Ah, Christmas!

This year I’m forgoing the pleasures of a Swiss Christmas for the heat and humidity of Brisbane. For the first time in twelve years we’ll be in Australia and not in our several-hundreds-year old house by a lake in a small village near Zurich, wearing our winter woolies and drinking steaming mugs of Gluhwein. Instead it’s t-shirts and shorts all the way, sunscreen and sunglasses, something I just can’t get my head around after all this time. My daughter of course, is beyond excited. When you’re nine, Christmas is Christmas no matter where you are. A little hot sunshine isn’t going to put her off one bit.

And what does this mean for the Phd?

It means a couple of things. First of all, I’m away from all my usual distractions. There are the usual day-to-day responsibilities that come with running a household and being a parent to primary school-aged child in a local Swiss school (two hour lunch break at home? Check! Wednesday afternoons free from 11.45? Check! Stay at home if the teacher is sick? Check! Switzerland, I love you, but what’s the story with the school hours? You don’t make it easy for mothers, I can assure you). Other distractions include my music-teaching business. It takes up an awful lot of time in preparation, actual teaching and administration, but mostly it’s a deadline looming after lunch, one that’s particularly good at ruining the concentration required to write a novel. So even with the distractions of family and Christmas, I’m hoping for some good writing to come out of it all.

Secondly, I’ll be in the country about which I’m writing. While I like the fact that I’m writing about events that happened halfway around the world from where I currently live as I find the distance gives me a unique perspective, there’s also something to be said for being in the same place, even if those events took place more than a hundred years ago. I’m hoping to store up a bit of this magic to take back with me.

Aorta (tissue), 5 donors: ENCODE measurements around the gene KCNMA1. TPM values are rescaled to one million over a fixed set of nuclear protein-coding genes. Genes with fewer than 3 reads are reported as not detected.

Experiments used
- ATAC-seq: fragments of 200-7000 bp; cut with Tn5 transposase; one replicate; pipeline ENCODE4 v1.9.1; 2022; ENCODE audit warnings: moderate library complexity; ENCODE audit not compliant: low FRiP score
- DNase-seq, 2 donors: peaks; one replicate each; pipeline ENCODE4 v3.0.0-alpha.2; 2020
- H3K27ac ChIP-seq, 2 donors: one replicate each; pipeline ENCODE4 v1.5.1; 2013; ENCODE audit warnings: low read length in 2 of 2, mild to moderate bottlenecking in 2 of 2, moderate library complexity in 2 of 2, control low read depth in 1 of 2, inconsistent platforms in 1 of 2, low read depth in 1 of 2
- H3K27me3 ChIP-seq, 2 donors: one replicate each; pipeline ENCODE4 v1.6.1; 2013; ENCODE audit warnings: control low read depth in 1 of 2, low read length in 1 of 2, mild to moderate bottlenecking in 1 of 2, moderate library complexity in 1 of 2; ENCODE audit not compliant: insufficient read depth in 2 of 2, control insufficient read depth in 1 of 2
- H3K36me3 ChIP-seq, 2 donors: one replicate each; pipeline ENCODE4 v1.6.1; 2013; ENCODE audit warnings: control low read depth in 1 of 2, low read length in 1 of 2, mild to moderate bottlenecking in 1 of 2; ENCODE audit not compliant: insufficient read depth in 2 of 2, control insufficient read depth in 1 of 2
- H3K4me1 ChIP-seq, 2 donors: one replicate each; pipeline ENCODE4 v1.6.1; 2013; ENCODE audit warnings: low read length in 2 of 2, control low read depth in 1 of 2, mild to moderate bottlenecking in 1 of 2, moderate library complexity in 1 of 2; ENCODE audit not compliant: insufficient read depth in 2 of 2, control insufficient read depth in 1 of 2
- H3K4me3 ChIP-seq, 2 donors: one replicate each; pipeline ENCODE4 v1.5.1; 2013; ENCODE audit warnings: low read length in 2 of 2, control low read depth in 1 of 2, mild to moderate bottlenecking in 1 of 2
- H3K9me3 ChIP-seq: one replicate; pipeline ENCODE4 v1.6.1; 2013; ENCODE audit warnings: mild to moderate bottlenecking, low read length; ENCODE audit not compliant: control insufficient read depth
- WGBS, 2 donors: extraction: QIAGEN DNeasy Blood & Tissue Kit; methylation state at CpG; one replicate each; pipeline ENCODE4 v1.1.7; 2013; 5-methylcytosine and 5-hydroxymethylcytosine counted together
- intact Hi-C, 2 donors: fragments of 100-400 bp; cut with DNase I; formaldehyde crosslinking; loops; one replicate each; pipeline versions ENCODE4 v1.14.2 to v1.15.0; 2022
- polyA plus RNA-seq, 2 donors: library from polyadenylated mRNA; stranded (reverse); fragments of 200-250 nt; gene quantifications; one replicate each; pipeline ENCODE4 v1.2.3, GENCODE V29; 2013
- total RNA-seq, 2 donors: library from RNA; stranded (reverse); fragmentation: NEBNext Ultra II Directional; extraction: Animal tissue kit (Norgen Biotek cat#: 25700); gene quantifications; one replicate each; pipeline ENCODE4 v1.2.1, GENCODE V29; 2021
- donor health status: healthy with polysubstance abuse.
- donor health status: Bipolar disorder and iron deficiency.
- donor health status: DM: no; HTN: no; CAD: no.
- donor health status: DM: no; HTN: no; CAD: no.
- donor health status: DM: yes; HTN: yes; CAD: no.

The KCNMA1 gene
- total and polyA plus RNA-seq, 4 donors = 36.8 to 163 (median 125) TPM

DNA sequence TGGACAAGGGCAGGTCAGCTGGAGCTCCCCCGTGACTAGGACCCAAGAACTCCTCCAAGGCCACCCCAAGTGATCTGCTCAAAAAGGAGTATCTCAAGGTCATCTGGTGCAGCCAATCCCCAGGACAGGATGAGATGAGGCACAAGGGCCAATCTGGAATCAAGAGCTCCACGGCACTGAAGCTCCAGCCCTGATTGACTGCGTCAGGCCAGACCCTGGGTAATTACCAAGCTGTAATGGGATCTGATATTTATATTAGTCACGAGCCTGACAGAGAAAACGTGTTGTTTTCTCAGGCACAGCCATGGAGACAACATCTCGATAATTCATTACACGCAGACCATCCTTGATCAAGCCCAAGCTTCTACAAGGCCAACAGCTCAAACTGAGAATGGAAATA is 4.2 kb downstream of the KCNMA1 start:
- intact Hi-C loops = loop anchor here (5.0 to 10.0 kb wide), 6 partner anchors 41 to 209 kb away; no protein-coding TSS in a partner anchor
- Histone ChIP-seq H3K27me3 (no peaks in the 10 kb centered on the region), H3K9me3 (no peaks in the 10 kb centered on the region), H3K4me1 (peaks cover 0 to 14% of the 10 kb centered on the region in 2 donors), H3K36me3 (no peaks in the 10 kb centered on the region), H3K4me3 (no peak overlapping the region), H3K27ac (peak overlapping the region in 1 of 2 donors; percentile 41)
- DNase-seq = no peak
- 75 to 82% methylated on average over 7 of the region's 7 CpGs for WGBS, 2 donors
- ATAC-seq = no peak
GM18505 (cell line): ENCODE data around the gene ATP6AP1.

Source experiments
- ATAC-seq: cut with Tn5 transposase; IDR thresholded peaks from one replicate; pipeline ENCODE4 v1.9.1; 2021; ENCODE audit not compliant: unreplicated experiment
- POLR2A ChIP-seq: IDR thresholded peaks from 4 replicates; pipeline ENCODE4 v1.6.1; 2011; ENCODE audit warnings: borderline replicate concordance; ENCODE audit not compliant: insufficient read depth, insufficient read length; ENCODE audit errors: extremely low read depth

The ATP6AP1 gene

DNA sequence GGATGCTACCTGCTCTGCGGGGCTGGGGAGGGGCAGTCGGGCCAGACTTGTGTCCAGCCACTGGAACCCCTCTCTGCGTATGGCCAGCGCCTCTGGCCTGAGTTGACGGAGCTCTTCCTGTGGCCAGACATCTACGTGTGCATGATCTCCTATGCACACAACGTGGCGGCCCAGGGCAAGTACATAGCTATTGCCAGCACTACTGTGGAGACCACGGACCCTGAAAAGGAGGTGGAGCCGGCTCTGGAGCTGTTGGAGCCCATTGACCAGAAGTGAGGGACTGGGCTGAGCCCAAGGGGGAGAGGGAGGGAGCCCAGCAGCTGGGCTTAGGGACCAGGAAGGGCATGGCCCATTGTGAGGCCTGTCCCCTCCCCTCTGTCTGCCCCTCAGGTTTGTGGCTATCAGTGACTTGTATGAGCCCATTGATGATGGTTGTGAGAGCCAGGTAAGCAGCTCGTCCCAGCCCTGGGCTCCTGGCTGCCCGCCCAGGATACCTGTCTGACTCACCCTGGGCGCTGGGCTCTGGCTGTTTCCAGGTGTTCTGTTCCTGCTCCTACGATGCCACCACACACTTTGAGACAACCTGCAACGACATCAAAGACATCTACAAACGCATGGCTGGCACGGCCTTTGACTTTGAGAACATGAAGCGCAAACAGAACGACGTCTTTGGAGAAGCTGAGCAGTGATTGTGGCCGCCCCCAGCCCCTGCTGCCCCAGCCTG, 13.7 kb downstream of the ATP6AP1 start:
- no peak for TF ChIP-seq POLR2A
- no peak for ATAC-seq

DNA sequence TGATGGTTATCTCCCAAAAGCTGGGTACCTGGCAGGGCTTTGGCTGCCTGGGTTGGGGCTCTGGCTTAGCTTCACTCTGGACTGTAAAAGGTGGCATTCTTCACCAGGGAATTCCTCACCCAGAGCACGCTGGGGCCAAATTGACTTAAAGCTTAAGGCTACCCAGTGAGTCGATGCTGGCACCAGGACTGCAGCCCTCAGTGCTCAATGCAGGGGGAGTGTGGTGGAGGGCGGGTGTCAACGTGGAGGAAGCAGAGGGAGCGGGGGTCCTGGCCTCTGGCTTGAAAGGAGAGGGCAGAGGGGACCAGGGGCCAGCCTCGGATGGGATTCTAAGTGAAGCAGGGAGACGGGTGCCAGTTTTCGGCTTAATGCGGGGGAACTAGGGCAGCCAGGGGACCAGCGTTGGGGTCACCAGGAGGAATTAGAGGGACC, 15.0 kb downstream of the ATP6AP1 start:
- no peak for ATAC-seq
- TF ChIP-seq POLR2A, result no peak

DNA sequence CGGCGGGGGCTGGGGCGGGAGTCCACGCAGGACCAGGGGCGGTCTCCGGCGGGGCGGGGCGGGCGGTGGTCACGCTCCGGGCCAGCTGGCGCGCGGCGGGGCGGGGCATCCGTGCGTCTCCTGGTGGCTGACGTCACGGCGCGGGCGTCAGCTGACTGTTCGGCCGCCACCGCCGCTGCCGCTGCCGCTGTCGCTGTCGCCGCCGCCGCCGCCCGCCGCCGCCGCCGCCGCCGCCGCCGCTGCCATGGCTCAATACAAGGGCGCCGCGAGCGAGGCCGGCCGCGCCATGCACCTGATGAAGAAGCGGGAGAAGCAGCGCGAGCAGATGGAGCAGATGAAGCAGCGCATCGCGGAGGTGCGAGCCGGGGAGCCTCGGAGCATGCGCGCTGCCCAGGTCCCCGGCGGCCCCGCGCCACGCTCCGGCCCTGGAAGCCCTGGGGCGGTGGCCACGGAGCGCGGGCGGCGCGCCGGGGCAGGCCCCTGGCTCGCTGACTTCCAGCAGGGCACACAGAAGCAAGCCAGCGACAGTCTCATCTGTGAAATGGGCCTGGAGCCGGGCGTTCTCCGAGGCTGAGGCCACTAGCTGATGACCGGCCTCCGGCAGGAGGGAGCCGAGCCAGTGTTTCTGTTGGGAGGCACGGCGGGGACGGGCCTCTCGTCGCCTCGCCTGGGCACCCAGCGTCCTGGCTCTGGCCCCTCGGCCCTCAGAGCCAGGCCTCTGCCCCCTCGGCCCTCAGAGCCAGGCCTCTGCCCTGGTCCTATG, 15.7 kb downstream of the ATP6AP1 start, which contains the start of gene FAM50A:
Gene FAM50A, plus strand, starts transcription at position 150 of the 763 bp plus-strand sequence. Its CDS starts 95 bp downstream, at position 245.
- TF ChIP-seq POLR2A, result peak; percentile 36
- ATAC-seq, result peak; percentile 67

So while I’m there I’ll revel in the fake snow and songs about snowmen and periodically remind myself that soon enough I’ll be back at my desk and staring out my window at this…

Snowy swiss




I’m back. If visiting Australia wasn’t unsettling enough, being back in Switzerland matches it, point for point. Suddenly there are more leaves on the ground than on the trees, and those that do manage to cling on are shades of gold and red, a last burst of colour before winter. The mornings are dark, the nights cold and the shops full of puffy jackets and ski boots. It feels like one minute we were wearing sandals and floppy hats in sunny Brisbane and the next I’m going up to the attic to dig out our warmest clothes, trying vainly to find matching gloves and wondering just how an eight-year old girl can grow out of absolutely everything in the pitifully few months since I packed it all away.

But if there’s one thing designed to make you feel glad to be back it’s engine trouble. Engine number four on our overly large aircraft wasn’t working properly during takeoff, so we languished on the runway for an hour or so while those in charge decided what to do. In the end we took off, but I’m sure I’m not the only one who let out a big sigh of relief when we eventually landed once more on solid ground. Perhaps this is the whole purpose of air travel, to make the transition from one place to another just that bit easier; home, you realise, is anywhere but up in the air.

And my Phd?